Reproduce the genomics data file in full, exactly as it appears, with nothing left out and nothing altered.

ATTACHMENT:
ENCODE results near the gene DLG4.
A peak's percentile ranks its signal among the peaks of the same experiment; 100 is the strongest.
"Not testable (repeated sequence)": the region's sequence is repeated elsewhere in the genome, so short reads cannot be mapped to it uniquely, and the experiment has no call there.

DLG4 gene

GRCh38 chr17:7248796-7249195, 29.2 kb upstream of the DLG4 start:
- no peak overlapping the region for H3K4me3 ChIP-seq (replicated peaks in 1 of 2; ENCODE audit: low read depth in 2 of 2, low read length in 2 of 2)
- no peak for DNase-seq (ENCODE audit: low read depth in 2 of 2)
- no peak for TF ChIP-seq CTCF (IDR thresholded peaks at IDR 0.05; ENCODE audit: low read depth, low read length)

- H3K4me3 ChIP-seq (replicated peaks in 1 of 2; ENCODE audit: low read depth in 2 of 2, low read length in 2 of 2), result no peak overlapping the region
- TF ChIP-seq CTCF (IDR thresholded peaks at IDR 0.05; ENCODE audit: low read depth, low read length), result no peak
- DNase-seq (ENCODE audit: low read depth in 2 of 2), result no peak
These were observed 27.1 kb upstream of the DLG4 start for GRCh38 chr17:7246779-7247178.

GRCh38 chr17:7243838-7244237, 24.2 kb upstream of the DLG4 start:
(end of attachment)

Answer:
ENCODE results near the gene DLG4.
A peak's percentile ranks its signal among the peaks of the same experiment; 100 is the strongest.
"Not testable (repeated sequence)": the region's sequence is repeated elsewhere in the genome, so short reads cannot be mapped to it uniquely, and the experiment has no call there.

DLG4 gene

GRCh38 chr17:7248796-7249195, 29.2 kb upstream of the DLG4 start:
- no peak overlapping the region for H3K4me3 ChIP-seq (replicated peaks in 1 of 2; ENCODE audit: low read depth in 2 of 2, low read length in 2 of 2)
- no peak for DNase-seq (ENCODE audit: low read depth in 2 of 2)
- no peak for TF ChIP-seq CTCF (IDR thresholded peaks at IDR 0.05; ENCODE audit: low read depth, low read length)

- H3K4me3 ChIP-seq (replicated peaks in 1 of 2; ENCODE audit: low read depth in 2 of 2, low read length in 2 of 2), result no peak overlapping the region
- TF ChIP-seq CTCF (IDR thresholded peaks at IDR 0.05; ENCODE audit: low read depth, low read length), result no peak
- DNase-seq (ENCODE audit: low read depth in 2 of 2), result no peak
These were observed 27.1 kb upstream of the DLG4 start for GRCh38 chr17:7246779-7247178.

GRCh38 chr17:7243838-7244237, 24.2 kb upstream of the DLG4 start: